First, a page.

• Special appointment for a specified period with specific duties that will be performed.
  • The starting and ending dates of the period of extension.
  • The reasons for the requested extension, and an explanation of the reasons the specified time period is exceptional.

If a faculty member's request is denied at the unit level, the faculty member may appeal that decision to the next level administrator. If the request is still denied, the administrator will forward the decision and supporting documentation to the appropriate Vice Chancellor for review of the procedures used in making the decision. The purpose of this consultation is to ensure that uniform procedures and expectations exist across all units. A copy of all cases will be filed in Faculty Affairs in the Office of the Executive Vice Chancellor, and notation of approval will be made in the personnel file used for evaluation of the faculty member.

Unusual Circumstances – COVID-19

University of Nebraska President Ted Carter declared the COVID-19 global pandemic to be an "unusual circumstance" for the purpose of a tenure-clock extension (Executive Memorandum #18). A Tenure Clock Extension Request – Coronavirus Pandemic form has been created to expedite these requests. Faculty who are interested in requesting an extension should complete this form and submit it to their department chair/head/director and to their dean for signatures. This form is intended to streamline the university’s established process for requesting a tenure-clock extension: when this form is used, no additional justification or documentation is needed.

Once the form is received in the appropriate vice chancellor’s office and approved, a tenure-clock extension contract will be prepared and routed for signatures (via DocuSign if needed).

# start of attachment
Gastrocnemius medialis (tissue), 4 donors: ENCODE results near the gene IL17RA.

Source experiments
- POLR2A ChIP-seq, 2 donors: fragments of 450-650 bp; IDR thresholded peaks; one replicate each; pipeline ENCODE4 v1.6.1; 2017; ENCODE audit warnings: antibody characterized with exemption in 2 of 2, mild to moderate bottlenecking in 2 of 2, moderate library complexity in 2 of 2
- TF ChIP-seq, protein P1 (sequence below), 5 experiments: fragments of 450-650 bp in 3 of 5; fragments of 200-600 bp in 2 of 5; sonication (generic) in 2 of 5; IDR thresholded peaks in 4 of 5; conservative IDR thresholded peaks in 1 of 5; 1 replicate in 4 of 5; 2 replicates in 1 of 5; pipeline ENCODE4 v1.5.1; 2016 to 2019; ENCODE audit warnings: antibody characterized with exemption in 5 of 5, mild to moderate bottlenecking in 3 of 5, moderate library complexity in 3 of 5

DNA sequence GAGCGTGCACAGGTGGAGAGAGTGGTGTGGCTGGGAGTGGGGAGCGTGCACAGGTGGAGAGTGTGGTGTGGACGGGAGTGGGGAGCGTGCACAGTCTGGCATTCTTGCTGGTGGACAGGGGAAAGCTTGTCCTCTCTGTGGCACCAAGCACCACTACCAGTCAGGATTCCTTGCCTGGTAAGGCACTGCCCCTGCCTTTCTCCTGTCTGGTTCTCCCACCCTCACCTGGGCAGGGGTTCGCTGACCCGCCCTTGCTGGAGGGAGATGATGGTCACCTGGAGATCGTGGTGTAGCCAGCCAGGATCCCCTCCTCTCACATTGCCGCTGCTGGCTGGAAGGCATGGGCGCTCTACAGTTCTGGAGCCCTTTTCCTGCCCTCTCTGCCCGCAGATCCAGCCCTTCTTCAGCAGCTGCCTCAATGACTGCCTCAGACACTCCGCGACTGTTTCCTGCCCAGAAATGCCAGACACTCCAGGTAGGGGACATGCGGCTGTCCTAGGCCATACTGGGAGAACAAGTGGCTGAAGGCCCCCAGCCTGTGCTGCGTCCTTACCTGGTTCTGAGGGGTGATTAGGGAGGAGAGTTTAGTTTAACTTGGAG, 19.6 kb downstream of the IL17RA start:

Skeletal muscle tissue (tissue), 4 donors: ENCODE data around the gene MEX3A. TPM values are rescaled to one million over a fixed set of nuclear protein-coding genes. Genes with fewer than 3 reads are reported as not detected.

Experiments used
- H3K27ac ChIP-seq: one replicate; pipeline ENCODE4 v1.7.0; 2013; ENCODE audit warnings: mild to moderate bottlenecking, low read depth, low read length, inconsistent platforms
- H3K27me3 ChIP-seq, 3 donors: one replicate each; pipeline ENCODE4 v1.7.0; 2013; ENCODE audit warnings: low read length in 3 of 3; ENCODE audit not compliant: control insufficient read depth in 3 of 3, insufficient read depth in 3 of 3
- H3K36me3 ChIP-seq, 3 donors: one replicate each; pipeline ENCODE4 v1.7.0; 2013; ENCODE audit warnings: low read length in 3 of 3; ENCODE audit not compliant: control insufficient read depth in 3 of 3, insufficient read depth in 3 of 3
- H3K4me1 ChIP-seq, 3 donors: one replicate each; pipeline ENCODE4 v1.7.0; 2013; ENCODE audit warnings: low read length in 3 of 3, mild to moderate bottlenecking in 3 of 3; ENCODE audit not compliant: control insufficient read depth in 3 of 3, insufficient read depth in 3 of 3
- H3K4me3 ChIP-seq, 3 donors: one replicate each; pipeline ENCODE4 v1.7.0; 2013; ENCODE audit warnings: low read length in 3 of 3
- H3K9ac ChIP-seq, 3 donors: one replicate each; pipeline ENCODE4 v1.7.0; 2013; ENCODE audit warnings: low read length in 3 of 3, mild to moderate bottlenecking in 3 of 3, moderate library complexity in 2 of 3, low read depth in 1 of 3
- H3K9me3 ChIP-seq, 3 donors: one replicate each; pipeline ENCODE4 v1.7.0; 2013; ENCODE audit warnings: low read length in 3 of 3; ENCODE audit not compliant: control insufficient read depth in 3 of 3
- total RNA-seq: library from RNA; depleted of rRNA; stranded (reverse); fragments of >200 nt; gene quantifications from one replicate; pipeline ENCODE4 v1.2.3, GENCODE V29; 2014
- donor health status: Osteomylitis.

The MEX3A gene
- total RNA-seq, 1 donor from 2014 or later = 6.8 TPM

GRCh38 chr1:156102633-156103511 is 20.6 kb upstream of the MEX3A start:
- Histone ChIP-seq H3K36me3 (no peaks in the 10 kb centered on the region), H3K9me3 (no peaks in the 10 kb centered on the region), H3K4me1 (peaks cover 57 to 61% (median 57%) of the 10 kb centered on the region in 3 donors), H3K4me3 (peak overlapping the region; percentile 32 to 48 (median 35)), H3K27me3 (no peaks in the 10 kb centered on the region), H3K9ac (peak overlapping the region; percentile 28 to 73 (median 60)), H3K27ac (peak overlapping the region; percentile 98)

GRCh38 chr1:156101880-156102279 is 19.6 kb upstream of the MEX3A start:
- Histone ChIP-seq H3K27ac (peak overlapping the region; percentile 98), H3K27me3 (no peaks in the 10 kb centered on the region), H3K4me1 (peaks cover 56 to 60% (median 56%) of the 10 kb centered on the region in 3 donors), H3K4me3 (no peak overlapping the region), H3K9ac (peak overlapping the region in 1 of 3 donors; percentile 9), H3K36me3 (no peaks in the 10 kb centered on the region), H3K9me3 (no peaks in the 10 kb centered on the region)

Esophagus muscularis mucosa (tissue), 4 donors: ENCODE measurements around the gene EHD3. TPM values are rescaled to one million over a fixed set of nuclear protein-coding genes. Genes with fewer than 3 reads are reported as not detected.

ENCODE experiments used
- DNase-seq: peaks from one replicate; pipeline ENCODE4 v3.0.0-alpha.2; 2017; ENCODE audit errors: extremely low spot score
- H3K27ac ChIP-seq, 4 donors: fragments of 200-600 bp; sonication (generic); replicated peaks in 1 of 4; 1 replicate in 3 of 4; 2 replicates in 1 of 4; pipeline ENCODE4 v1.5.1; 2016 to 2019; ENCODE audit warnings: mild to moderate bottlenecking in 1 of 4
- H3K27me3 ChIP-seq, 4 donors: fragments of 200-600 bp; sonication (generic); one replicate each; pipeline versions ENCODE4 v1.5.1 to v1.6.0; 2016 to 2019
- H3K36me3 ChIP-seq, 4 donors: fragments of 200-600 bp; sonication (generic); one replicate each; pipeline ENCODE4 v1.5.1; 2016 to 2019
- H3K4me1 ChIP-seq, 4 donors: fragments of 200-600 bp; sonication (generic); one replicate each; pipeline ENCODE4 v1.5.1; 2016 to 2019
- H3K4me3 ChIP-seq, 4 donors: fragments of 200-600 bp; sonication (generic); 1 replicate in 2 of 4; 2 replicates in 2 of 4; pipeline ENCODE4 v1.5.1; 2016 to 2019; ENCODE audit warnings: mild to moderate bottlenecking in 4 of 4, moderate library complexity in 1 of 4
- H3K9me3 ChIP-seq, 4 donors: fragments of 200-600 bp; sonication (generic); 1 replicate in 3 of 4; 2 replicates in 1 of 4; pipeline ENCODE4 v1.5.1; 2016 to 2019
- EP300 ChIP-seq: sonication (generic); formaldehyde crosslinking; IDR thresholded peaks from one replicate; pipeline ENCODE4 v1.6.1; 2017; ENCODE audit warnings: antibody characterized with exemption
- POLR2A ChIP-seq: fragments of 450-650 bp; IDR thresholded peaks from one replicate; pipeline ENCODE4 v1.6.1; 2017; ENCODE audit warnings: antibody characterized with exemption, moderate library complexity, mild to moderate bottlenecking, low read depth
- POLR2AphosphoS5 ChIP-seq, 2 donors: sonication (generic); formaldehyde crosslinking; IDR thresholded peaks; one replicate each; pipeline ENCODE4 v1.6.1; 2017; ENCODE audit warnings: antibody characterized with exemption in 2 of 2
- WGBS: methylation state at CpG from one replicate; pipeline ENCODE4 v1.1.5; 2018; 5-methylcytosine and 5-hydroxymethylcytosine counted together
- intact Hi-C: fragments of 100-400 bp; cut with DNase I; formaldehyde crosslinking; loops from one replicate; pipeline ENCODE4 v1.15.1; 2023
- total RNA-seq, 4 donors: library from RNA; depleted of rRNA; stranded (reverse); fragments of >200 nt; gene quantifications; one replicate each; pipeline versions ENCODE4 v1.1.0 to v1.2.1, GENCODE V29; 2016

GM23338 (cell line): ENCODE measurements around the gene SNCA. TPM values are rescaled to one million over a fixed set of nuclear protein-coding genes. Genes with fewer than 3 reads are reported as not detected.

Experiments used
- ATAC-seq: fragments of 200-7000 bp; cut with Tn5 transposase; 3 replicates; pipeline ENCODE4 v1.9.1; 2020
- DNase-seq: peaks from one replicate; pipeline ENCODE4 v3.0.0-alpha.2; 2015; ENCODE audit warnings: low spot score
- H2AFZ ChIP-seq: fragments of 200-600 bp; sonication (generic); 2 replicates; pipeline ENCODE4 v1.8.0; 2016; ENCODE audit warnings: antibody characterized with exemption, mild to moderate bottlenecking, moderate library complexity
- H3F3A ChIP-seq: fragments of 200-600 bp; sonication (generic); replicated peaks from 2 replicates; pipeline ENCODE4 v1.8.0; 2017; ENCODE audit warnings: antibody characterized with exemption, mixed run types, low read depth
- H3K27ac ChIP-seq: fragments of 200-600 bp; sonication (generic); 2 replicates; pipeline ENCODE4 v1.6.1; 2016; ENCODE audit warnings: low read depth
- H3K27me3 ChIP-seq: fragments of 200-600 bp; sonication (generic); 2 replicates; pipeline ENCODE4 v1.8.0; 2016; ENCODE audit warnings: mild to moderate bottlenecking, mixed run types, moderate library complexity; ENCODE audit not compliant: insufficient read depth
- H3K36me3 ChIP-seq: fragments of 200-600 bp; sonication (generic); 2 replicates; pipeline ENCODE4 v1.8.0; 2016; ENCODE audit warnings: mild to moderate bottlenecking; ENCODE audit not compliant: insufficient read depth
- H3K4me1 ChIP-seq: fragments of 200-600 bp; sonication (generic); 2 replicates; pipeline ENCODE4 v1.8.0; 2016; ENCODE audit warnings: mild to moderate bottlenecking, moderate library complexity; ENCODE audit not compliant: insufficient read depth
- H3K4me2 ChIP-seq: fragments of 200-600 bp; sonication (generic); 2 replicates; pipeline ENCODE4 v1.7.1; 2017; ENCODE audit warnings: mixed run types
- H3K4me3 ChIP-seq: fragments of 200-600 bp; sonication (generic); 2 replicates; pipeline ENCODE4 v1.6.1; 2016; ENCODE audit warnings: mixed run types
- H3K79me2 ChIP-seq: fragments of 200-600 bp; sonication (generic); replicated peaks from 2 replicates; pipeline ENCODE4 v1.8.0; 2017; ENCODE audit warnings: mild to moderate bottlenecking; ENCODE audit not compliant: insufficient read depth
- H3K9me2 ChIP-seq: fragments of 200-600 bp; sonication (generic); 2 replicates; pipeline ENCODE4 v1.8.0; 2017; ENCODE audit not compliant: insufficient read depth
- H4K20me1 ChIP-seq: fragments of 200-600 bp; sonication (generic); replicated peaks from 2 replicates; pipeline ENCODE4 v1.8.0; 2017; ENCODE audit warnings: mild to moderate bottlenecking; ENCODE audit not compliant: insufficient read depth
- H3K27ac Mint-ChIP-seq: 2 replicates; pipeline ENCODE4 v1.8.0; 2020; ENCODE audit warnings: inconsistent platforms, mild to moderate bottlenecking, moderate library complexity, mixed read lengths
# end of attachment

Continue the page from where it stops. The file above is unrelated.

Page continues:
Any tenure-track faculty member who was employed by the university as such for any portion of the period January 1, 2020 through June 30, 2021 and who has not been given notification of non-reappointment is eligible to request an extension of their tenure clock. Those employed by the university in tenure-track positions during the spring 2020 semester may request an extension of up to two years; all other eligible faculty may request a one-year extension. The option to request a tenure clock extension applies equally to faculty members who may have received previous extensions for other reasons, such as family formation or medical leave, as well as to those who have not previously received such an extension. However, multiple events occurring during the same year do not qualify the faculty member for additional years of extension.


Requests for a tenure clock extension due to the coronavirus pandemic must be received by the tenure review deadlines set forth by the department, college, and appropriate vice chancellor’s office. Pre-tenure faculty may submit the form now or wait until closer to their tenure review deadline to better understand the impact that the coronavirus pandemic has had on their work.